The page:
Wednesday, January 25, 2012

Does "cross selling" come from a "simpler" and singular privacy policy?

There has been a lot of controversy over Google’s plan for a “single privacy policy”, to be implemented March 1, stated here. It appears that there is a strong preference that customers always use the names they are actually known by.

PC World has a detailed discussion of the increased effort to coordinate the same information against all applications, which Google says will enable it to serve customer needs more specifically. Facebook has been saying the same thing in principle with Timeline (which becomes mandatory in a few days).  It’s clear that the business model of all of these companies requires considerable specificity in connecting users to potential sellers.  That is somewhat part of the price of “free content” and, more important, low “barrier to entry”.   The PC link is here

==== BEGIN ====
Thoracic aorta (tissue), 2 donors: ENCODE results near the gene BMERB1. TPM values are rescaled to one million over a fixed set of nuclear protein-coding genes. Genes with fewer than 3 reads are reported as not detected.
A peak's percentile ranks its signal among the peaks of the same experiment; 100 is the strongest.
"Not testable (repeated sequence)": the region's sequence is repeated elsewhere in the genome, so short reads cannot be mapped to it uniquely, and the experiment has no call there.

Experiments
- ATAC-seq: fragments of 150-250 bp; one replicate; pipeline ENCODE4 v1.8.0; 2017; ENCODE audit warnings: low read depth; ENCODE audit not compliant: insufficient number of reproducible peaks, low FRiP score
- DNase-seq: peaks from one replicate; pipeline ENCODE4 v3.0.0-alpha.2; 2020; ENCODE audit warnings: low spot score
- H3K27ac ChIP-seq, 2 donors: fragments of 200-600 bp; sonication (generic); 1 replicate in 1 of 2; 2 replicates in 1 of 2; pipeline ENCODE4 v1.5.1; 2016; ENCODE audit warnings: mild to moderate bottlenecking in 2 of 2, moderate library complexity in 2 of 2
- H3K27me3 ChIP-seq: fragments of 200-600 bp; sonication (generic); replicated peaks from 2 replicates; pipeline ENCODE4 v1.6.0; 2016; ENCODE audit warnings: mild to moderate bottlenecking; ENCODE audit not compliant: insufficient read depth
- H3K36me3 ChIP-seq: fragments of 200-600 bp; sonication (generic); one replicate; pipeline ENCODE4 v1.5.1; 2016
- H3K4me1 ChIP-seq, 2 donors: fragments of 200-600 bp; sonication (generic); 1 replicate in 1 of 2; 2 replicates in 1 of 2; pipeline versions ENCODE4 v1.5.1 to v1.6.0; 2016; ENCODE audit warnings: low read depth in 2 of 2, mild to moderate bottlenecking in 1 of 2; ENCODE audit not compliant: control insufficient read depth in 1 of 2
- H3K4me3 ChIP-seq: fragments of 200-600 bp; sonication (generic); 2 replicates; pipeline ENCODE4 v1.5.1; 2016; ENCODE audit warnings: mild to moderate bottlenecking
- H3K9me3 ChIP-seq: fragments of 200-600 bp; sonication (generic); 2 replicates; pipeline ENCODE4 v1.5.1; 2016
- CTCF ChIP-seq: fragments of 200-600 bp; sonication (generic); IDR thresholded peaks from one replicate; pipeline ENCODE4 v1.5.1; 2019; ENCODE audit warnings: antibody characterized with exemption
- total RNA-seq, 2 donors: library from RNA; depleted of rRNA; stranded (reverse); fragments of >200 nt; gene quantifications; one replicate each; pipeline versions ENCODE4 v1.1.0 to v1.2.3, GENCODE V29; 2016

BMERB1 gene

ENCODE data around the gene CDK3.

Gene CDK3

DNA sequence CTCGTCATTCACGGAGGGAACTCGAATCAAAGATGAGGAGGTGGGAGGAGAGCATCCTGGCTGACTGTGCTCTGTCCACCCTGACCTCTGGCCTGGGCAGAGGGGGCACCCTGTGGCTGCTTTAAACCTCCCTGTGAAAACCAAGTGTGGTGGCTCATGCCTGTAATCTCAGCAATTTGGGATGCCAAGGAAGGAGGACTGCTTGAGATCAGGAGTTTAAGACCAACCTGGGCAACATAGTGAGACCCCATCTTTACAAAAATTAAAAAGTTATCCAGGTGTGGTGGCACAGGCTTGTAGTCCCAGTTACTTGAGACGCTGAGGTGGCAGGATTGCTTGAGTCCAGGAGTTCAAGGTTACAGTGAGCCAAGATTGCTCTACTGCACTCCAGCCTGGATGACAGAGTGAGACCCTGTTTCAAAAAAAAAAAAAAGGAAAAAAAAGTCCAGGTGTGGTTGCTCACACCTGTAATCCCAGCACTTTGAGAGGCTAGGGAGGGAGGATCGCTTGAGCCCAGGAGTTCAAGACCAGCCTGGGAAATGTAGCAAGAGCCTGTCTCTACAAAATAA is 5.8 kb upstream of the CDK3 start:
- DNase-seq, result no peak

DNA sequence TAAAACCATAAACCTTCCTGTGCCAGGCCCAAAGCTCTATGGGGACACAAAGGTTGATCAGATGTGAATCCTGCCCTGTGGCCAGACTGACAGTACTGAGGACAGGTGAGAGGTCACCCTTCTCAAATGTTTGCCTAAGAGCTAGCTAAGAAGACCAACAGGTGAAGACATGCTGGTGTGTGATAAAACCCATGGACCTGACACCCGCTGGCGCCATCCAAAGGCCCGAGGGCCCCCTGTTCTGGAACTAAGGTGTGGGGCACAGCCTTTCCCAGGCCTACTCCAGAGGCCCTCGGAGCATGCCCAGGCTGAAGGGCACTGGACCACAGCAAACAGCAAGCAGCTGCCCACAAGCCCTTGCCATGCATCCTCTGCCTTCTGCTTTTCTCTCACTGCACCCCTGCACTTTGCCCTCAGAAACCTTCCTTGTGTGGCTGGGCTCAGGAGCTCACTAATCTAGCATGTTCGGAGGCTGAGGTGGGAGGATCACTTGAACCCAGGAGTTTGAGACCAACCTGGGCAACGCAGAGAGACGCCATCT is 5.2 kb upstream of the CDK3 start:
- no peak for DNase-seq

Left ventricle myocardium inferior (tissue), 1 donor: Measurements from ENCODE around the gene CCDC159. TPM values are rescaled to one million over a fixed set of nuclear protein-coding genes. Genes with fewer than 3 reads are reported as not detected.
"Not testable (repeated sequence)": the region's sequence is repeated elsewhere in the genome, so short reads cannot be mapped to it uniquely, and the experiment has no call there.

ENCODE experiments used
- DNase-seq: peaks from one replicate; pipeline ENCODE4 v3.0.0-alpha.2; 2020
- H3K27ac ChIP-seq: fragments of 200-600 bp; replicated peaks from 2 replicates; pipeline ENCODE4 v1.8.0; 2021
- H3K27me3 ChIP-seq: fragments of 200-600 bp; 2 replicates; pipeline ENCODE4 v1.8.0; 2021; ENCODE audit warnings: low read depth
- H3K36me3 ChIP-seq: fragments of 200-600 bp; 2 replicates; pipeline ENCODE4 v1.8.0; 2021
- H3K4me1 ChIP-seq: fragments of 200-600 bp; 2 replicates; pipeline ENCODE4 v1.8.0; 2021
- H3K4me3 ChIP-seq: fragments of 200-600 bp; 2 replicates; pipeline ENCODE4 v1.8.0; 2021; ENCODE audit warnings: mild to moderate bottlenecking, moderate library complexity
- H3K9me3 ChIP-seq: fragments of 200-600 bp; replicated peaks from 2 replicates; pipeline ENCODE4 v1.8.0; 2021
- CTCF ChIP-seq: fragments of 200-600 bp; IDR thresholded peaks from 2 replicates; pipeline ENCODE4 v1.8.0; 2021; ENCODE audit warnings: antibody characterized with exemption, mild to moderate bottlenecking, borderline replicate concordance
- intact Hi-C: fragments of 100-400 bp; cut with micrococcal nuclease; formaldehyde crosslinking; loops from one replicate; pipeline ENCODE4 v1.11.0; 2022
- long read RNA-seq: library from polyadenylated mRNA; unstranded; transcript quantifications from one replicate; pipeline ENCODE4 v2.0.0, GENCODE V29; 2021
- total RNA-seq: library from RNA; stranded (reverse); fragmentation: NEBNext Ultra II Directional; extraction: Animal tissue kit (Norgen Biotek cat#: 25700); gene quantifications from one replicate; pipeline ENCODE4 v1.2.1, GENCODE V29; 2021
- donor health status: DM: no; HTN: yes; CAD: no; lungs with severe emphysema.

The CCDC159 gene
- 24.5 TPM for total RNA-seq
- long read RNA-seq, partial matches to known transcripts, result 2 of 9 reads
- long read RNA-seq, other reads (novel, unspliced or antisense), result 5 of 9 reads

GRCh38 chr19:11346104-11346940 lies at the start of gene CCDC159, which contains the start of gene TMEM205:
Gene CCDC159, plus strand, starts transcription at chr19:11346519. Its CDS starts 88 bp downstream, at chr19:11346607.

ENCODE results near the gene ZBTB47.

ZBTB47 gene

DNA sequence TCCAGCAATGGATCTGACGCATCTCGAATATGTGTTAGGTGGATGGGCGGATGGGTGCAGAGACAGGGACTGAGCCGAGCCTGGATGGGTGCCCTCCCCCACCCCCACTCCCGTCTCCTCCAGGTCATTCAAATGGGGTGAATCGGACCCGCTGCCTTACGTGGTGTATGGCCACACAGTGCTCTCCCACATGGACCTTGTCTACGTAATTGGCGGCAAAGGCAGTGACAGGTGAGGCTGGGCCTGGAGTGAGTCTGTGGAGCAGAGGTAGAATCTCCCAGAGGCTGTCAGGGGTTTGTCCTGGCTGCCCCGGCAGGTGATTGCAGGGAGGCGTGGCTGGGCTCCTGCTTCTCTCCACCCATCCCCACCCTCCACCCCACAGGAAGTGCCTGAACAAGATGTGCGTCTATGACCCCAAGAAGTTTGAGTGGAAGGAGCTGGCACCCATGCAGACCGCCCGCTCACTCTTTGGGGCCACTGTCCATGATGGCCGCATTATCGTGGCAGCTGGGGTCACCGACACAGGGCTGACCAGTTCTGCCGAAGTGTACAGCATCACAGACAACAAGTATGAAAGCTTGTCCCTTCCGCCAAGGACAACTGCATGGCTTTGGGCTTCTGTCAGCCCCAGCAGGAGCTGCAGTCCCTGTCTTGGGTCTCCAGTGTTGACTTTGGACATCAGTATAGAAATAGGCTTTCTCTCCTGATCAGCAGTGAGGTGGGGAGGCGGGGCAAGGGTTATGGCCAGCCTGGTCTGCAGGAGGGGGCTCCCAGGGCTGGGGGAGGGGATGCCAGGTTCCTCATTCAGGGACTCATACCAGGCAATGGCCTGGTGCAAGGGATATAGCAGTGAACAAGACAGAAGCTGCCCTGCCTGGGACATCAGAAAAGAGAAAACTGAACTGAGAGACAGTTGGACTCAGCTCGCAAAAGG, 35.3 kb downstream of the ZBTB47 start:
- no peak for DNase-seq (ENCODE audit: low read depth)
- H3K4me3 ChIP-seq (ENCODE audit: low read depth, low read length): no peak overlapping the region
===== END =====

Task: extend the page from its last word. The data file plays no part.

It’s not immediately obvious whether browser controls or other “do not track” mechanisms could interfere with these efforts by Internet companies to do such heavy cross-selling;  but probably not, because the information application-sharing affects so many other activities besides surfing.  I used to hear the buzzword "cross selling" a lot when I spent twelve years in IT in the life insurance industry. 

The Boston Herald has an article about the Big G going for the “Dark Side” (Raakhee Mirchandani), here.    So do many other major papers.  But it seems, so must every company taken seriously by Wall Street, to maintain stellar earnings now expected.   Let’s see the pressures Facebook faces if it goes public.

I've noticed, when I travel, that I get ads from most servers (including news sites) related to the geographical location I dialed in from (all companies know where my Verizon MiFi is, like when I'm in Dallas) and to the political issues that I write about a lot.  Everyone is tailoring my "experience" with marketeers.  That's probably not a problem for me because my life is relatively "simple", and security is straightforward. That's not the case for everyone, especially politicians and executives and people with big families.  

SOPA now sounds like a glass of ice water, not yet thrown to wash away the drain flies. 

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